San Francisco’s mass transit organization crashed into a class action in which the plaintiff alleged that its mobile app has been illegally collecting personal information from users.
The San Francisco Bay Area Rapid Transit District released an app in 2014, with the goal of providing riders with updates on the transit system as well as “a quick and discreet option” to alert security personnel and the police about safety concerns. But BART Watch also engaged in the “clandestine collection” of user data, including the “near constant” ability to locate a specific cellular device, according to a new California federal court complaint. The suit also names the app’s developer, ELERTS Corp.
Despite the app’s promise that users can make “discreet” or anonymous reports, the defendants still collect and transmit identifying information to their servers, including location information, without the consent of the users. Therefore, “these reports are not anonymous at all,” plaintiff Pamela Moreno alleged.
As a result, the unique mobile device identification numbers and geolocation of tens of thousands of California residents have been secretly collected by the government so they could be matched with other information to create “a trove of data,” the complaint stated. The actions of the defendant are “precisely the practice” the state legislature sought to protect against when it recently enacted the Cellular Communications Interception Act.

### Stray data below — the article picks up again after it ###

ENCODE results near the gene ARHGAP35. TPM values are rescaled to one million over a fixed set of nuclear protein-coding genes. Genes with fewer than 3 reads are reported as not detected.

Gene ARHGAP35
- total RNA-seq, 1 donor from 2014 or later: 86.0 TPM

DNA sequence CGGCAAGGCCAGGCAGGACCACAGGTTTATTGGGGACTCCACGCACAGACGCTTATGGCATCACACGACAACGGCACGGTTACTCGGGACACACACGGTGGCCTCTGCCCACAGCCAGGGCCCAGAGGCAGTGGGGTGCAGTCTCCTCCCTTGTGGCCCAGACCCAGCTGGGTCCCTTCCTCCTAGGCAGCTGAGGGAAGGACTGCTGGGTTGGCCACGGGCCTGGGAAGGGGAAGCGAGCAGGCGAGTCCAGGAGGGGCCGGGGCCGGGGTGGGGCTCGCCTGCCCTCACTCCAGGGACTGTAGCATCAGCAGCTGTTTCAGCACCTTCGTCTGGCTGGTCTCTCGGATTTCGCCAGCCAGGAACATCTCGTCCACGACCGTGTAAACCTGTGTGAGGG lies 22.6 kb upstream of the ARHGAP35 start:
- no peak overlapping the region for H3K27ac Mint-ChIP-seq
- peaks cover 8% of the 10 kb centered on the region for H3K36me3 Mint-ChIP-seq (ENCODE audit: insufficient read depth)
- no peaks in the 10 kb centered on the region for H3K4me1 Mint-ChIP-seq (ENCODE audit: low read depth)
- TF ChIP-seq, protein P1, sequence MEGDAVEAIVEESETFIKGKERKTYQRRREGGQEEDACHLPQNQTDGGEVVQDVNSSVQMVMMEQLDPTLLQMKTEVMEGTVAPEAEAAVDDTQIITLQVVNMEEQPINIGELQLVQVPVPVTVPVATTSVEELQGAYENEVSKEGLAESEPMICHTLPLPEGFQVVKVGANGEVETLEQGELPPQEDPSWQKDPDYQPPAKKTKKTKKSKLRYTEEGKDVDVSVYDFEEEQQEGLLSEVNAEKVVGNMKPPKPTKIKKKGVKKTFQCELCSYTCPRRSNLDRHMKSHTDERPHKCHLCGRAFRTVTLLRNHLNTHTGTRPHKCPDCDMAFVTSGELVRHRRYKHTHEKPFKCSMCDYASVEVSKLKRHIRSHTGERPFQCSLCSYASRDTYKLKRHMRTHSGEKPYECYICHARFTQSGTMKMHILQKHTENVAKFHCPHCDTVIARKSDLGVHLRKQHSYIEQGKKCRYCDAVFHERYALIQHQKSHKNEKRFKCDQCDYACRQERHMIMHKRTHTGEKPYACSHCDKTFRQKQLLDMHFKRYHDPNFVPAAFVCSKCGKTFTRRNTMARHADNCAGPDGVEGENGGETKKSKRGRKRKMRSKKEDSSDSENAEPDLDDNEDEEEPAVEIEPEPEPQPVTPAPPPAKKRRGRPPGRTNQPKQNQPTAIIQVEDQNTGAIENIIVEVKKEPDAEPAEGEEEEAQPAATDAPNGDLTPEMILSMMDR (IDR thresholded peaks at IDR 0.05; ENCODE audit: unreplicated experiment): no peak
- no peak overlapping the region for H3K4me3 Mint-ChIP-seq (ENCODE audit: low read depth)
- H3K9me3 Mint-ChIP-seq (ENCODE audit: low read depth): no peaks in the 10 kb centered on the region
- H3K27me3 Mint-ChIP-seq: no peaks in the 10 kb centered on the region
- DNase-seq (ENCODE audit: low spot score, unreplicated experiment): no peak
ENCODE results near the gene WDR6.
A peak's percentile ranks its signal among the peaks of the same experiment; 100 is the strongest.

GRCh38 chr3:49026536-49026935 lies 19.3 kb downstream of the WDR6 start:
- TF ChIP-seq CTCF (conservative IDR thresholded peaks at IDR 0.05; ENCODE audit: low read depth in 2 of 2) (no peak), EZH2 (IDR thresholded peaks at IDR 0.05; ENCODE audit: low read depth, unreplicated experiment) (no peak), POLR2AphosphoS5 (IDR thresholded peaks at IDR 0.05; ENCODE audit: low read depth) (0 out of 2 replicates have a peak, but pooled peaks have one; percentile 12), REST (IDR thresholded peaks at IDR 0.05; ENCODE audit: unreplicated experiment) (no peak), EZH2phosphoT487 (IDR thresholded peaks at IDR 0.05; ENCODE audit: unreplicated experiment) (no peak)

For the alleged violations of the CCIA, the Consumer Legal Remedies Act and the state constitution’s guarantee of privacy, the suit seeks to certify a class of consumers who downloaded the BART Watch app, requests a halt to the collection and transmission of user information, demands the purge of all records previously collected, and requests an award of monetary damages, including punitive and statutory damages of no less than $2,500.
To read the complaint in Moreno v. San Francisco Bay Area Rapid Transit District, click here.
Why it matters: The privacy violations alleged in the putative class action made headlines, but a spokeswoman for the agency said data is recorded only when users report a crime and if they have agreed to share the information. “BART does not use ELERTS system to randomly track users,” Alicia Trost said in a statement. “An app’s user location information is only available if the user selects the option to share their location information. And then, BART only receives the user’s location when the user is reporting an incident. For all users, sharing their contact information and location information is optional.”